Nasdaq rationale for the Rule includes arguments that investors increasingly care about diversity, and market reactions in the coming years will reveal to what depth. Investor response to the disclosed content and to the way firms frame the information will speak to this assertion.
Conclusions for companies and investors
The new Rule is a call to action for private companies before they undertake a listing. Venture capital and private equity investors, as well as founders with future listing ambitions, should plan wisely for the disclosure both to begin to enjoy the benefits of board diversity prior to their IPOs and to minimise board disruption after listing.
The Rule opens the door for input from socially conscious institutional shareholders as well as from activist investors. Equipped with accessible data, investors can press for a diverse slate of board candidates prior to the annual general meeting and vote (or withhold votes) at the meeting based on their stated preference. Smaller shareholders can also engage, showing the importance they believe diversity merits through their votes or through board diversity-related shareholder proposals.
Large asset managers should also consider the disclosures resulting from the Rule in their risk management frameworks and portfolio mandates. Moving from a single-minded financial target (clearly represented by one number) to a multi-targeted approach is a complex process, as shown by the industry’s struggle to include consistent and meaningful ESG guidelines.
Although integrating change to meet and effectively leverage the new Rule will require some effort and attention both from companies and their investors, we expect thoughtful strategies to pay back a different kind of dividend. The US population is 51 percent female and 40 percent underrepresented racial or ethnic identity. Combined, they make up over 70 percent of the total population. By expanding the pool of potential directors beyond the numeric minority and creating conditions for diverse boards to be effective, investors and Nasdaq companies as well as the societies they serve can all benefit from the Rule.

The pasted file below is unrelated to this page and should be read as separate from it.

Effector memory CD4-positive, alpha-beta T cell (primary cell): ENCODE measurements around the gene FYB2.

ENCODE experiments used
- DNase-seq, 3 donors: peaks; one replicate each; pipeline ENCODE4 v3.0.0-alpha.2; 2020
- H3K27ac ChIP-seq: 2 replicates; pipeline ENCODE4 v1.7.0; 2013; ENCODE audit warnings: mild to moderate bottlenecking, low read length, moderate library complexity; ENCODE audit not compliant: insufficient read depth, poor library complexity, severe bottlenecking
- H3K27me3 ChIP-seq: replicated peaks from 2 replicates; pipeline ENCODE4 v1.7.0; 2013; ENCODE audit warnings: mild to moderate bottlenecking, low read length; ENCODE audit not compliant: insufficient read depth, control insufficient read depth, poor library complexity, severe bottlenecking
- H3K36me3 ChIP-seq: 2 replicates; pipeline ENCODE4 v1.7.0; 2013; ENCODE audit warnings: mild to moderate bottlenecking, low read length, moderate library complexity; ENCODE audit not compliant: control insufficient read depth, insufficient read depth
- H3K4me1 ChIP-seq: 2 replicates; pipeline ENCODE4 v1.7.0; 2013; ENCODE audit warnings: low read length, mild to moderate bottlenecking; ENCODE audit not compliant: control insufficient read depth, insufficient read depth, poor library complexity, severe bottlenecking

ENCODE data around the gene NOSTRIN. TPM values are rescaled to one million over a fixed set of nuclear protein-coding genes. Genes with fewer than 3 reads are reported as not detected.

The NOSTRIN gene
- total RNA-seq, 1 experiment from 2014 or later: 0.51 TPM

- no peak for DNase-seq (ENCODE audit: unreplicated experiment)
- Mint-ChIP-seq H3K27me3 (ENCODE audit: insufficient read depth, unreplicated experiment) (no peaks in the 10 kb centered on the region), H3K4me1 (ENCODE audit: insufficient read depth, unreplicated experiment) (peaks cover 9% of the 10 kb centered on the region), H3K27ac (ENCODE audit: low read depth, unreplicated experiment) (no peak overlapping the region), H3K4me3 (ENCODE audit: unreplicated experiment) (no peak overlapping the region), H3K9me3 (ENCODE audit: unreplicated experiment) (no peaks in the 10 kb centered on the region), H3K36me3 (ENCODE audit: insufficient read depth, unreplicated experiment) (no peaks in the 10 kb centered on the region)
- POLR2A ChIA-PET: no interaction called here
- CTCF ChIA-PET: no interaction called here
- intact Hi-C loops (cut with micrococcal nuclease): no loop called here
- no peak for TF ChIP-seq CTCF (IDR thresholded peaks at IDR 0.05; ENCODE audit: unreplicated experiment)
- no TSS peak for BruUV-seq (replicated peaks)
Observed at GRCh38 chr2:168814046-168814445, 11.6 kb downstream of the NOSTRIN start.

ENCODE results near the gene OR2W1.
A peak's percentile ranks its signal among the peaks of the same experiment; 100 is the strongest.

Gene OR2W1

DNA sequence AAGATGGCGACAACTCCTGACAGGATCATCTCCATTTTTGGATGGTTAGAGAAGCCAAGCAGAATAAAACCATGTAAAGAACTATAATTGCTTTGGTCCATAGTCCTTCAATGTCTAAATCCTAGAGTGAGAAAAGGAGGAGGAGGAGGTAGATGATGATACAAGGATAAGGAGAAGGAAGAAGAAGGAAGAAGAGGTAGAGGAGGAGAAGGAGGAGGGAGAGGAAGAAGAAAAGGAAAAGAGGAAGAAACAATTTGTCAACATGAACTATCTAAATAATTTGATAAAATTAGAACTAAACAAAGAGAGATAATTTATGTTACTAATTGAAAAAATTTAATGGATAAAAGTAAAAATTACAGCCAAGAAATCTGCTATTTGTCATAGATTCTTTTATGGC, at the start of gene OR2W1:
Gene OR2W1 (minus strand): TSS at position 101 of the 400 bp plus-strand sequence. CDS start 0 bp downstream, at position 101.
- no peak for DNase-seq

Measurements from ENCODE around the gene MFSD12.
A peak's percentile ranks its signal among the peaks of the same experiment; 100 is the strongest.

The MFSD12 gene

Edited by:Lee Seok Hwai
About the series
What could go wrong with this? Likely LOTS.
The authors should get familiar with academic studies that show that mandatory gender quotas lower shareholder value : Ahern and Dittmar (Quarterly Journal of Economics, 2012) in Norway and Greene, Intinoli and Kahle (Journal of Corporate Finance, 2020) for California. If CEO's care about their shareholders they should lobby against attempts of regulators to impose quotas. The effect of voluntary diversity on stock prices is uncertain, but forcing companies to become politically correct can never be good for shareholders. My understanding is that the EU also wants to impose these measures. Lets avoid following the bad example from the NASDAQ.
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29/06/2022, 02.39 am
Who/what determines the appropriate or desired level of diversity? Is it based on actual percentage of the population? Nationally, regionally, etc? Is target representation based on the percentage of a numeric minority in the population or the actual percentage that exists in that field or sector? "Under represented" is an abused phrase that is increasingly used as a cudgel by activist zealots in positions of power, to shoe horn in their diversity agenda, without necessary consideration for actual merit & worthiness of candidates, and ESG is the vehicle used to extort corporate compliance.